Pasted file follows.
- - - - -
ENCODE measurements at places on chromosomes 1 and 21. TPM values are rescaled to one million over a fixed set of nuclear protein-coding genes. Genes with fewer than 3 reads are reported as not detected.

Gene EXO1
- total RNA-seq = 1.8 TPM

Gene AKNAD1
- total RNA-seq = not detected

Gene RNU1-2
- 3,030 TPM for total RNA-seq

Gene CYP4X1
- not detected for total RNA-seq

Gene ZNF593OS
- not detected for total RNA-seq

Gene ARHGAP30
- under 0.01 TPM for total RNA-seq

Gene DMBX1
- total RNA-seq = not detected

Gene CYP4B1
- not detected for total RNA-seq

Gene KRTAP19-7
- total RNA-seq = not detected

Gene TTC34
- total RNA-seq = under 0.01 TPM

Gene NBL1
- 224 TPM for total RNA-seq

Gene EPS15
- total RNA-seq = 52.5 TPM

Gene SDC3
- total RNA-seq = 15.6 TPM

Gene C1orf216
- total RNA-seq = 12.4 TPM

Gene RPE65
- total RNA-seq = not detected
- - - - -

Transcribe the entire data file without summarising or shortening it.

ENCODE measurements at places on chromosomes 1 and 21. TPM values are rescaled to one million over a fixed set of nuclear protein-coding genes. Genes with fewer than 3 reads are reported as not detected.

Gene EXO1
- total RNA-seq = 1.8 TPM

Gene AKNAD1
- total RNA-seq = not detected

Gene RNU1-2
- 3,030 TPM for total RNA-seq

Gene CYP4X1
- not detected for total RNA-seq

Gene ZNF593OS
- not detected for total RNA-seq

Gene ARHGAP30
- under 0.01 TPM for total RNA-seq

Gene DMBX1
- total RNA-seq = not detected

Gene CYP4B1
- not detected for total RNA-seq

Gene KRTAP19-7
- total RNA-seq = not detected

Gene TTC34
- total RNA-seq = under 0.01 TPM

Gene NBL1
- 224 TPM for total RNA-seq

Gene EPS15
- total RNA-seq = 52.5 TPM

Gene SDC3
- total RNA-seq = 15.6 TPM

Gene C1orf216
- total RNA-seq = 12.4 TPM

Gene RPE65
- total RNA-seq = not detected